The FAA predicts that 30,000 UAVs will fly over the US in less than 20 years, which has alarmed privacy advocates who claim the drones are a violation of the Fourth Amendment, which protects against 'unreasonable searches'.

"This is unwise and unnecessary. ... Sheriffs are supposed to be sheriffs, not the US Army," said Doug Head, a Democratic activist who closely follows Orange County politics.


RNC Chairman: Republicans in blue states 'ought to be' rigging Electoral College

Republican National Committee (RNC) Chairman Reince Priebus says that conservative lawmakers in blue states like Wisconsin "ought to be looking at" ways to rig the Electoral College system to tilt elections towards Republican candidates in a way that could have allowed presidential candidate Mitt Romney to win.

On Sunday, the Journal Sentinel reported that Priebus had called on states that traditionally vote for Democratic presidential candidates - but are controlled by Republican legislatures - to devise a scheme to split electoral votes instead of awarding them to a single candidate.

"I think it's something that a lot of states that have been consistently blue that are fully controlled red ought to be looking at," the RNC chairman explained, noting that such a system would give state lawmakers "more local control."


Teargas, clashes at funeral for Bahraini protester

© AFP Photo / Mohammed Al-Shaikh
Bahraini Police forces run to disperse protestors during clashes following the funeral of Habib Ebrahim Abdullah on January 13, 2013.
Bahraini government forces clashed with protesters on Sunday at the funeral of a demonstrator killed by teargas at a previous rally. Violent crackdowns continue as the demonstrators protest against the royal family, ruling for more than 40 years.

Scores of Bahrainis attended the funeral of the protestor Haj Habib Ibrahim Abdullah, which resulted in another demonstration against the ruling Al-Khalifa family's regime.

Protesters shouted slogans against the regime and called for release of jailed activists. Government forces fired teargas and birdshot to disperse the crowd.

© AFP Photo / Mohammed Al-Shaikh
Bahraini Shiite Muslims hold national flags on the top of a van during the funeral of Habib Ebrahim Abdullah on January 13, 2013.
A demonstration on Sunday was held at the funeral of Abdullah, who died after inhaling poisonous teargas. He and his grandson were exposed to lethal gas fired by government forces during a peaceful anti-regime demonstration last Monday. The nine-year-old grandson is now suffering from side effects and is being treated abroad, Ahlul Bayt News Agency reports.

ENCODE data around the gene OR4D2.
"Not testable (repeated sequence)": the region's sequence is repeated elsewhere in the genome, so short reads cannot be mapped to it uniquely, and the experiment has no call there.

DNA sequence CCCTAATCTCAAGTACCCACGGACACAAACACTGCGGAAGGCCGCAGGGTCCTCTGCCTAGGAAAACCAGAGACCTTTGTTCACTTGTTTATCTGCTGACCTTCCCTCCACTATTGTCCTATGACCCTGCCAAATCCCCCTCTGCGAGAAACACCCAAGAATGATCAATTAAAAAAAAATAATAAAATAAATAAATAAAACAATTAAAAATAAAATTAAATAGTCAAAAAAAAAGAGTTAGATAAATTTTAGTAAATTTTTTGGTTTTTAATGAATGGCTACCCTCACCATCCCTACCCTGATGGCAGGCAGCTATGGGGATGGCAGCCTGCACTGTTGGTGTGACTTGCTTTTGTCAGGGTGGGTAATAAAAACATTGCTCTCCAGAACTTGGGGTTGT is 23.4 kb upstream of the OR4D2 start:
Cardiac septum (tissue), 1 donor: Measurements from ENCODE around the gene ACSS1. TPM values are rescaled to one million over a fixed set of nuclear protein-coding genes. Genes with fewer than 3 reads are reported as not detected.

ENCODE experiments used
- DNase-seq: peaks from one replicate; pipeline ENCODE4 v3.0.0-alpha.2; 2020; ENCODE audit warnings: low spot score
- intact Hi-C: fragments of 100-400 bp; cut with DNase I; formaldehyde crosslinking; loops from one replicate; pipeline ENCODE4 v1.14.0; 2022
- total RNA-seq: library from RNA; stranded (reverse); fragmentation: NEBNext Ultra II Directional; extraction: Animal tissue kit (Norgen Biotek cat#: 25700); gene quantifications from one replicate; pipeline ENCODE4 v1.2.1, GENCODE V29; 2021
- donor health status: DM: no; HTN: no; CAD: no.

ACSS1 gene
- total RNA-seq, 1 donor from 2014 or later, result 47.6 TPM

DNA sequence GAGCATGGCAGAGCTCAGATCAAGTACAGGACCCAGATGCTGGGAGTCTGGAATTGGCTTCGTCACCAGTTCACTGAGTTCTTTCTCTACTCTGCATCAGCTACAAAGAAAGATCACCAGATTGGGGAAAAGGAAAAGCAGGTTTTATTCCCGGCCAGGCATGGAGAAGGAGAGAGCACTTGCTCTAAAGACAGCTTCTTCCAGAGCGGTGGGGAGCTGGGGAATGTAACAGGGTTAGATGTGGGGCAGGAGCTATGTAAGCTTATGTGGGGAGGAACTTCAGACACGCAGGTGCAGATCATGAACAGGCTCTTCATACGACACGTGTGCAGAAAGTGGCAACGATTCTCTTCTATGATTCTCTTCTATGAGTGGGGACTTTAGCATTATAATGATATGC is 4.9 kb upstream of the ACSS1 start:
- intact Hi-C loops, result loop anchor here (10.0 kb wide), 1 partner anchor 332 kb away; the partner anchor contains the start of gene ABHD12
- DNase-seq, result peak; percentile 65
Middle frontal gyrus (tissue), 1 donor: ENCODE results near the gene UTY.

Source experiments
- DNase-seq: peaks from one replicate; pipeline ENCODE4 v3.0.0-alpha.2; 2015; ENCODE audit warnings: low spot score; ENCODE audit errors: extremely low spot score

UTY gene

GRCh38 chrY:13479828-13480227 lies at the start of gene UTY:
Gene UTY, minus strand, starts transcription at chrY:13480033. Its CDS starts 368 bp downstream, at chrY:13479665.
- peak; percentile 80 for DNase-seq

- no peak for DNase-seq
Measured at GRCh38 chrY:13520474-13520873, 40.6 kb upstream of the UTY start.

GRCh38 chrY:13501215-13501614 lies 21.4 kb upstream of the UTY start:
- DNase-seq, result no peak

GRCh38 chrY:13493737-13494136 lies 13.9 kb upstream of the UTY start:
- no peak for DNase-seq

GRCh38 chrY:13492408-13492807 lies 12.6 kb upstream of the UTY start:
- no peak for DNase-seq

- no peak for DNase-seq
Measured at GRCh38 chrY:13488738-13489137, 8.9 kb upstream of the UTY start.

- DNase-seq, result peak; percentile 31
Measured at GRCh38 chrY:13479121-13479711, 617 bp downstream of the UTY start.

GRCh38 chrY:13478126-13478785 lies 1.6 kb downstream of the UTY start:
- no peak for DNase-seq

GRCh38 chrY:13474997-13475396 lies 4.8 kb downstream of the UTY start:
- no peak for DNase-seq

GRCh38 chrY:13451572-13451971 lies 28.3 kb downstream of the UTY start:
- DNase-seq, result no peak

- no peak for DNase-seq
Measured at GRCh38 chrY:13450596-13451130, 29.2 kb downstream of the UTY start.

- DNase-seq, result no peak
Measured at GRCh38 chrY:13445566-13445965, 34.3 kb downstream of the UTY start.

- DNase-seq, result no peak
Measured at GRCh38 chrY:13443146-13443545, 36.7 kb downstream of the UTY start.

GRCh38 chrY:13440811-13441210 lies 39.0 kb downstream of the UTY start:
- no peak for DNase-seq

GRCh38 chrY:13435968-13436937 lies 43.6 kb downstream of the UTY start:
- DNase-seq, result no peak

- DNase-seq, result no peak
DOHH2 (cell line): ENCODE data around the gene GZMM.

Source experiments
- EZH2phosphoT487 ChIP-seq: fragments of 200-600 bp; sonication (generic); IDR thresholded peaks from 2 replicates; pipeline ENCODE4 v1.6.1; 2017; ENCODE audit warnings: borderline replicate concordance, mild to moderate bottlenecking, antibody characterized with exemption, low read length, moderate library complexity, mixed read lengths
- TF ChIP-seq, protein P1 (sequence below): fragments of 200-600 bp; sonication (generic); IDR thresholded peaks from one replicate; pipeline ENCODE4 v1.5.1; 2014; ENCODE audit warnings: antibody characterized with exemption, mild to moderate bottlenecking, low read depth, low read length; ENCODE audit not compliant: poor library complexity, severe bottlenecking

Abdullah and his grandson were exposed to gas during a previous peaceful demonstration which was held in Malkiya village last Monday aftertop Bahraini court overturned an appeal by 13 anti-regime activists on their sentences for protesting in 2011. Seven of the activists received life sentences, the other sentences ranged from five to 15 years in prison.

The 13 whose appeals were overturned were originally part of a group of 20 activists convicted by a military tribunal of conspiring against Bahrain's Sunni royal family and "setting up terror groups to topple the regime." They then lost an appeal in civilian court in September 2011. Seven chose not to appeal again.


Noam Chomsky: Obama has no "moral center"

"The more opportunity you have, the more responsibility you have," the linguist and activist told Al-Jazeera .

In an extensive interview with Al-Jazeera, the political activist and linguist discusses the Tea Party, Israel and why America's rightward course can be reversed.


Ex-IRS Director on non-profit dark-money groups: "Investigate them and prosecute them"

The IRS needs to crack down on political nonprofits, experts say - or risk looking weak and useless.

Big dark-money groups like the Karl Rove-advised Crossroads GPS promised the IRS they would have "limited" involvement in politics - in order to protect their non-profit tax-exempt status - yet went on to spend hundreds of millions of dollars to influence the 2010 and 2012 federal elections. Now several tax policy experts, including a former high-ranking IRS official who ran the division overseeing nonprofits, say the IRS must bring the hammer down on these shadowy nonprofits or risk looking weak and useless.

"The government's going to have to investigate them and prosecute them," says Marcus Owens, who ran the IRS' tax-exempt division for a decade and is now a lawyer in private practice. "In order to maintain the integrity of the process, they're going to be forced to take action."